Generals probed for golfing
The government is probing reports that top military officials played golf last weekend instead of tending to surging tensions with North Korea, a presidential spokesman said yesterday. Various newspapers reported that a military golf course in Seoul was crowded with senior army officers, including ranking generals, on Saturday and Sunday. The nation is currently bracing for a possible military provocation from North Korea, which has announced it is scrapping the armistice that ended the 1950-1953 Korean War, as well as peace pacts signed with Seoul. “The office of the senior civil affairs secretary has immediately launched an inquiry to determine what has exactly happened regarding the reports about military golf,” presidential spokesman Yoon Chang-jung told reporters. The Ministry of Defense said some generals had played golf, but stressed they did not include anyone in sensitive positions.
Rolex fails to pay church bill
A top cleric on Sunday failed to sell his gold Rolex watch to pay the electricity bill of his cash-strapped church as there were no takers for the watch in the EU’s poorest country. Metropolitan Nikolay of the southern city of Plovdiv decided to sell the watch last month to pay the almost 3,000 leva (US$2,000) power bill of the Saint Marina Church. “I’d rather go to heaven without a watch than to hell with one,” the BTA news agency quoted him as then saying. However, a public tender for the Rolex failed to attract any bidders on Sunday due to its high asking price of 11,600 leva. The nation’s Orthodox Church is the largest property owner in the country after the state, but is short of funds to cover utility bills and its clergy receive a pittance in salary.
Obama’s brother loses poll
His half-brother may be the most powerful man in the world, but that stardust did not seem to rub off on Malik Obama as he failed miserably to win a Siaya County gubernatorial seat in recently concluded polls. Obama, 54, who shares a father with US President Barack Obama, won just 2,792 votes — about 140,000 behind the final winner — in his bid to claim the seat for his home area. Standing well above 1.8m, Malik Obama, who describes himself as an economist and financial analyst, told reporters on the campaign trail that he would use his contacts with Washington to bring development to the rural backwater he hoped to govern. “Why would my people settle for a local connection when they have a direct line to the White House?” he asked. Campaigning under the slogan “Obama here, Obama there,” he said he dreamed of bringing chains like McDonald’s to the area and launching a bid for the presidency.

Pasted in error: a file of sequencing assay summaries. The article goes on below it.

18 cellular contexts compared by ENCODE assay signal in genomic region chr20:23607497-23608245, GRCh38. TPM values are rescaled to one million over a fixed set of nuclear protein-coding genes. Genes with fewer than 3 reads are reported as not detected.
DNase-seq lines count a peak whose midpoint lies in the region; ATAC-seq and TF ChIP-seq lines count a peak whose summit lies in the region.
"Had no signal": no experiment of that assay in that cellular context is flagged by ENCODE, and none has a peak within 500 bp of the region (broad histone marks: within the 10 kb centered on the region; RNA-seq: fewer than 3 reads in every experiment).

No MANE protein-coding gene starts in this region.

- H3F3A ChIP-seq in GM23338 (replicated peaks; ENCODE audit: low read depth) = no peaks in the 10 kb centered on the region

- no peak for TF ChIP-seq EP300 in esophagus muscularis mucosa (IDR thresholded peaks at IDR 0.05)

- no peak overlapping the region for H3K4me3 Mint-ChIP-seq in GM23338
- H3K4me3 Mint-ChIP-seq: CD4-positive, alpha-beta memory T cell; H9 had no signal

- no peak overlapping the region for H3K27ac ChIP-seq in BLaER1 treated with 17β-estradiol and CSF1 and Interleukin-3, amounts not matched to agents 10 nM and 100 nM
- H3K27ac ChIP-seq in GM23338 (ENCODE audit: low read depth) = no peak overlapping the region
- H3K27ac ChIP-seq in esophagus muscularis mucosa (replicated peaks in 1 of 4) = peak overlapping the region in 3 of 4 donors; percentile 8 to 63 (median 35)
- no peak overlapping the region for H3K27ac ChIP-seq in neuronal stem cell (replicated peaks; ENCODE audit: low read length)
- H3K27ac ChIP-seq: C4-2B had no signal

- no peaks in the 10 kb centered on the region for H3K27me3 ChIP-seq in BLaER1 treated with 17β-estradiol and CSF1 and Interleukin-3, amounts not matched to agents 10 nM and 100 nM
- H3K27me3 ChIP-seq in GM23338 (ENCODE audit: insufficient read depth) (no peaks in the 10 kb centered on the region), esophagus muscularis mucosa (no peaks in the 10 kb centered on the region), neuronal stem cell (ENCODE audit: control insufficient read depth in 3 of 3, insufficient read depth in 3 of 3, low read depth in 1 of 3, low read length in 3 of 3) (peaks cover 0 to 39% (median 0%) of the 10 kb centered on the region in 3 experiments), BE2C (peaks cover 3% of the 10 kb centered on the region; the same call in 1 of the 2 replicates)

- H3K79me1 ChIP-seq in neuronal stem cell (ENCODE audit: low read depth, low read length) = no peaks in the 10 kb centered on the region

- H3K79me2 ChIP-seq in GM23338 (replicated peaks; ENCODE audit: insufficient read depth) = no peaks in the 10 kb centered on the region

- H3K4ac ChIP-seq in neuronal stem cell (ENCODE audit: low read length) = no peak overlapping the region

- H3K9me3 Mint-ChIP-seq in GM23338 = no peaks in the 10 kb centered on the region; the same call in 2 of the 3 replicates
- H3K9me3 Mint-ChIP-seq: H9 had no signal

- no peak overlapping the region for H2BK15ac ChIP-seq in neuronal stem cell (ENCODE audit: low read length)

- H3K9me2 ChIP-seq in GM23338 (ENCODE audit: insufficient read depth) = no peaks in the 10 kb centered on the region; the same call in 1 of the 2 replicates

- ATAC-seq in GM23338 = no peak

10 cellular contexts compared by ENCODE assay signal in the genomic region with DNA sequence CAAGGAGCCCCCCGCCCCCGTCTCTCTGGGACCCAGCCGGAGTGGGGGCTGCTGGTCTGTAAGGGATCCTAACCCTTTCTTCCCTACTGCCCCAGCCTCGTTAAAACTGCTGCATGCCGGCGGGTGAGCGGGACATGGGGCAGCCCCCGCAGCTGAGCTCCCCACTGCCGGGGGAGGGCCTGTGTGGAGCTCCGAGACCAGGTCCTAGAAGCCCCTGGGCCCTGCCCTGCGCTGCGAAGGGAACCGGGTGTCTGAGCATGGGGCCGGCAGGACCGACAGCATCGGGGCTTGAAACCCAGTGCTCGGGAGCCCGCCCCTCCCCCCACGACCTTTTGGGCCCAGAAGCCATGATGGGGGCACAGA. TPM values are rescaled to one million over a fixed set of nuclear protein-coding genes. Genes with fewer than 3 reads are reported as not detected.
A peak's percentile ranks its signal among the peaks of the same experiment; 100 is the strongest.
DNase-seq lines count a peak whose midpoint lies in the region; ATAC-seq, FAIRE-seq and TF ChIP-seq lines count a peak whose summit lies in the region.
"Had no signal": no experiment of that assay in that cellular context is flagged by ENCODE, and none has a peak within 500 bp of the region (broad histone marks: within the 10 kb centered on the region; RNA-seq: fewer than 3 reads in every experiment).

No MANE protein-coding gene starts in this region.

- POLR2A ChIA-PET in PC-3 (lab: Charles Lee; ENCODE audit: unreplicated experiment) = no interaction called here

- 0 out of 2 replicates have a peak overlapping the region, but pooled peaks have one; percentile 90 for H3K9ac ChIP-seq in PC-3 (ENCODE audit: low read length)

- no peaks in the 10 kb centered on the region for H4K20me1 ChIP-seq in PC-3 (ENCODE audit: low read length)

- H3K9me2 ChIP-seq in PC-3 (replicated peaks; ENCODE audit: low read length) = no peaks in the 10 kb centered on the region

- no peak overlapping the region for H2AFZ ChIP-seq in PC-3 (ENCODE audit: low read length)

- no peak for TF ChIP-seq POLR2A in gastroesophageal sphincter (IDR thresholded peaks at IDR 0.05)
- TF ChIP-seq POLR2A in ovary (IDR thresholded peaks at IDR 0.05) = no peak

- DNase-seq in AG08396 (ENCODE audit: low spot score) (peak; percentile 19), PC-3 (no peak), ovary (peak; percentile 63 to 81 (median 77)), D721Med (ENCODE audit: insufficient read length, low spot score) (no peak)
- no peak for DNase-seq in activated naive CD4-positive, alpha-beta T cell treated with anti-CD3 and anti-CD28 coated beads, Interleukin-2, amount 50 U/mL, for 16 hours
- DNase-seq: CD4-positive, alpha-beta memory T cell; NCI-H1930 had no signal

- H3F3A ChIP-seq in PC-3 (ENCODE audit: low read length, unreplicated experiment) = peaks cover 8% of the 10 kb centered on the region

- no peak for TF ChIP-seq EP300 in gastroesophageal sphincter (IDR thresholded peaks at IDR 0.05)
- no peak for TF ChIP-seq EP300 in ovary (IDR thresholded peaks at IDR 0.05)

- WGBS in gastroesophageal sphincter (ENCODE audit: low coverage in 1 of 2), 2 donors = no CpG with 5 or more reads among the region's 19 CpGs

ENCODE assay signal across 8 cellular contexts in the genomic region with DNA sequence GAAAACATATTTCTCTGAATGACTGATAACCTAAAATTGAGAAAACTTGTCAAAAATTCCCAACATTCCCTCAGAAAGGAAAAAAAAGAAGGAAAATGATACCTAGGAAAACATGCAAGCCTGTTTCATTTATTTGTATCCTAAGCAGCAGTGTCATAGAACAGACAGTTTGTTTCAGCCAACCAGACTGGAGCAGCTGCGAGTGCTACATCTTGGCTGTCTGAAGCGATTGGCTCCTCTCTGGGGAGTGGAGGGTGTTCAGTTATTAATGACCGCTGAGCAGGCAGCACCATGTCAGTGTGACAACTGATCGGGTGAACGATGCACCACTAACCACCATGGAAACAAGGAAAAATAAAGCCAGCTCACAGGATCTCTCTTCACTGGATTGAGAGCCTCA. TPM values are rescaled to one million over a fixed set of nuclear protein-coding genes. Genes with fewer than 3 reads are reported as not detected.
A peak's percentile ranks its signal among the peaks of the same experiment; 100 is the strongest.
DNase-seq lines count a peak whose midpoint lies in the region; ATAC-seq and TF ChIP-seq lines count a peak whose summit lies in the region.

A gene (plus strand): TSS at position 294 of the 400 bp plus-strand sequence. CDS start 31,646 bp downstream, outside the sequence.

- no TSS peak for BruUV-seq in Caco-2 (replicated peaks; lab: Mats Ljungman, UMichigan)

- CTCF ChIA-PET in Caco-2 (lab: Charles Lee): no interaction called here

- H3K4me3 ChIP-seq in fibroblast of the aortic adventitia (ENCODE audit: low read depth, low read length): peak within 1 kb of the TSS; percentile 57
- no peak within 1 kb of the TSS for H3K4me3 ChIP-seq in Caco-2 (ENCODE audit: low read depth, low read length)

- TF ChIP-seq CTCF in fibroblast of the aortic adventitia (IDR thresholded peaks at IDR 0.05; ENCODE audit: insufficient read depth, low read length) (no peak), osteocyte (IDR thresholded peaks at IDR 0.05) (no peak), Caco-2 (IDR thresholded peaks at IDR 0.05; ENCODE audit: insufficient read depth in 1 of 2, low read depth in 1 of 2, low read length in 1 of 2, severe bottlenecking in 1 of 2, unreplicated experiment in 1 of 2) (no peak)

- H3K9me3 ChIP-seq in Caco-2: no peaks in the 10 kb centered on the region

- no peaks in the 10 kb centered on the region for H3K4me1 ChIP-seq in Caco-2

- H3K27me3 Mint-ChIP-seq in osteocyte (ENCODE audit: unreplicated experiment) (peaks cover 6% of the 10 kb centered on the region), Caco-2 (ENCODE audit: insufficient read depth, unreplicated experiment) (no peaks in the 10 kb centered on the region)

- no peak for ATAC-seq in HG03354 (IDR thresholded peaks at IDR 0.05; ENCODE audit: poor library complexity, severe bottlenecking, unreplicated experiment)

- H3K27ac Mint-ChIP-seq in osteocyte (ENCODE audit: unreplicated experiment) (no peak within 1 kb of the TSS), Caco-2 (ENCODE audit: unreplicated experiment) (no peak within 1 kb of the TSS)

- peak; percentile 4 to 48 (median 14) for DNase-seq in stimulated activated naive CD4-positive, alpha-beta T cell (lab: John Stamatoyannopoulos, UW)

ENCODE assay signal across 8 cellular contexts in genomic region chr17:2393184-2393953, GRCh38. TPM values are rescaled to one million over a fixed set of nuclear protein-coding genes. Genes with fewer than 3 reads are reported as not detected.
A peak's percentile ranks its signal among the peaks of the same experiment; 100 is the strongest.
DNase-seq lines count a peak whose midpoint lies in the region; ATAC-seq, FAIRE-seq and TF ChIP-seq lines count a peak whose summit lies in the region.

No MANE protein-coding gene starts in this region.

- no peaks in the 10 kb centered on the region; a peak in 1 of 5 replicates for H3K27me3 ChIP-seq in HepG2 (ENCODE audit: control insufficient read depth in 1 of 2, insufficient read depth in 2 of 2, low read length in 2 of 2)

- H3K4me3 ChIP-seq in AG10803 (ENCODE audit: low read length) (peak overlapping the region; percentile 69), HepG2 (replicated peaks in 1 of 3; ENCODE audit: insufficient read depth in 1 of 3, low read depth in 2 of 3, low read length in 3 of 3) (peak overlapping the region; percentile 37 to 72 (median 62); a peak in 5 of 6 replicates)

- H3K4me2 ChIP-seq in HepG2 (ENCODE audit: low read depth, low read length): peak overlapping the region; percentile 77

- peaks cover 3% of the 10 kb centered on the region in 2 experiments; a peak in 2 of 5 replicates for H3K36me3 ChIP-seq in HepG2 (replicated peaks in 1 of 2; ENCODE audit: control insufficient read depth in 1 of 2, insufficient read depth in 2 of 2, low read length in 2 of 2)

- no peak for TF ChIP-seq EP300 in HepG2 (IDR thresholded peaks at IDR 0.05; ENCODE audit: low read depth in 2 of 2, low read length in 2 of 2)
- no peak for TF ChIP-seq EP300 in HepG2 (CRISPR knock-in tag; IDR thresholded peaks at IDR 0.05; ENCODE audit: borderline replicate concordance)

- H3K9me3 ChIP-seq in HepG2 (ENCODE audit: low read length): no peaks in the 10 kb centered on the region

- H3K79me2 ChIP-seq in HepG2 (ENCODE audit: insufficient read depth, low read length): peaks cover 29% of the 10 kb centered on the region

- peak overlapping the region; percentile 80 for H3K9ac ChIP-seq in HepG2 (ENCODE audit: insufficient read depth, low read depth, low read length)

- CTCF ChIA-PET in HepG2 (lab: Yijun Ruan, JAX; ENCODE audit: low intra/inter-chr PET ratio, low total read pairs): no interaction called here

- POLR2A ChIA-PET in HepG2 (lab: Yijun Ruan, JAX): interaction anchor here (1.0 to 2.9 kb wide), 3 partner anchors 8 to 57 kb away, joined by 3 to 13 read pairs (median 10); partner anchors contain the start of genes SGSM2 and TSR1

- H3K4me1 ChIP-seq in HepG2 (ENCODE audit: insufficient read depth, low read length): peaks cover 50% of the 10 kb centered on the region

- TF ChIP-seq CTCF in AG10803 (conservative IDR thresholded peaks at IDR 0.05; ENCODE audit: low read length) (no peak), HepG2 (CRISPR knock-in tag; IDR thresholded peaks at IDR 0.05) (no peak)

Tube reunites widow, spouse
A widow’s wish to hear her late husband’s voice again has prompted the London Underground to restore a 40-year-old recording of the subway’s famous “mind the gap” announcement. The subway system said it tracked down the voice recording by Oswald Lawrence after his widow, Margaret McCollum, wrote to ask for a copy of it when she noticed it was not broadcast in the system anymore. McCollum said she used to frequently visit Embankment Station to hear her husband’s voice, but was disappointed when it was not there last year. London Underground director Nigel Holness said staff were so moved by McCollum’s story that they dug up the recording and gave the widow a copy of it on a CD. Staff are also working on restoring the announcement, he added.